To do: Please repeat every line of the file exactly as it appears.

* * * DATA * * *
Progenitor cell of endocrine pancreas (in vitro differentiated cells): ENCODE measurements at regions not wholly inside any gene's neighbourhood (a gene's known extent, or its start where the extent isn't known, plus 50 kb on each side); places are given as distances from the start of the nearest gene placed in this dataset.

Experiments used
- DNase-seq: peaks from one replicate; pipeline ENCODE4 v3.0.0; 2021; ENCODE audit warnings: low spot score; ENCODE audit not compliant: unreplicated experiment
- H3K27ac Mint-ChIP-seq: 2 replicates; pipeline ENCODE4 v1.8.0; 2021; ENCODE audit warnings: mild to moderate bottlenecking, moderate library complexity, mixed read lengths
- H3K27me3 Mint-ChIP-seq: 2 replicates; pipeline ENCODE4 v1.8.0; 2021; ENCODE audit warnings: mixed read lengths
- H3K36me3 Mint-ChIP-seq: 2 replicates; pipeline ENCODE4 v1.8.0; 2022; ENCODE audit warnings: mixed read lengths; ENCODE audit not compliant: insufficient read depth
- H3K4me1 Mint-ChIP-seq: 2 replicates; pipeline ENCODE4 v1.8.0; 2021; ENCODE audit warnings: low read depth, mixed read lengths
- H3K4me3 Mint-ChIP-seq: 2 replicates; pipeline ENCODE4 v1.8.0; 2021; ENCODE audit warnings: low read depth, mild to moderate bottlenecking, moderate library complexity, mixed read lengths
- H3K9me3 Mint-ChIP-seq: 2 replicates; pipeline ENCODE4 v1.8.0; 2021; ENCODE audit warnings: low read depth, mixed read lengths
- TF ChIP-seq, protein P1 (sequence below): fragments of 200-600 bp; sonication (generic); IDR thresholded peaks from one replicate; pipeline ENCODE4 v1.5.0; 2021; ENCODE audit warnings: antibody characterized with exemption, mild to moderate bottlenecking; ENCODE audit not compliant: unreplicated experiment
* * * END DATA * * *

Progenitor cell of endocrine pancreas (in vitro differentiated cells): ENCODE measurements at regions not wholly inside any gene's neighbourhood (a gene's known extent, or its start where the extent isn't known, plus 50 kb on each side); places are given as distances from the start of the nearest gene placed in this dataset.

Experiments used
- DNase-seq: peaks from one replicate; pipeline ENCODE4 v3.0.0; 2021; ENCODE audit warnings: low spot score; ENCODE audit not compliant: unreplicated experiment
- H3K27ac Mint-ChIP-seq: 2 replicates; pipeline ENCODE4 v1.8.0; 2021; ENCODE audit warnings: mild to moderate bottlenecking, moderate library complexity, mixed read lengths
- H3K27me3 Mint-ChIP-seq: 2 replicates; pipeline ENCODE4 v1.8.0; 2021; ENCODE audit warnings: mixed read lengths
- H3K36me3 Mint-ChIP-seq: 2 replicates; pipeline ENCODE4 v1.8.0; 2022; ENCODE audit warnings: mixed read lengths; ENCODE audit not compliant: insufficient read depth
- H3K4me1 Mint-ChIP-seq: 2 replicates; pipeline ENCODE4 v1.8.0; 2021; ENCODE audit warnings: low read depth, mixed read lengths
- H3K4me3 Mint-ChIP-seq: 2 replicates; pipeline ENCODE4 v1.8.0; 2021; ENCODE audit warnings: low read depth, mild to moderate bottlenecking, moderate library complexity, mixed read lengths
- H3K9me3 Mint-ChIP-seq: 2 replicates; pipeline ENCODE4 v1.8.0; 2021; ENCODE audit warnings: low read depth, mixed read lengths
- TF ChIP-seq, protein P1 (sequence below): fragments of 200-600 bp; sonication (generic); IDR thresholded peaks from one replicate; pipeline ENCODE4 v1.5.0; 2021; ENCODE audit warnings: antibody characterized with exemption, mild to moderate bottlenecking; ENCODE audit not compliant: unreplicated experiment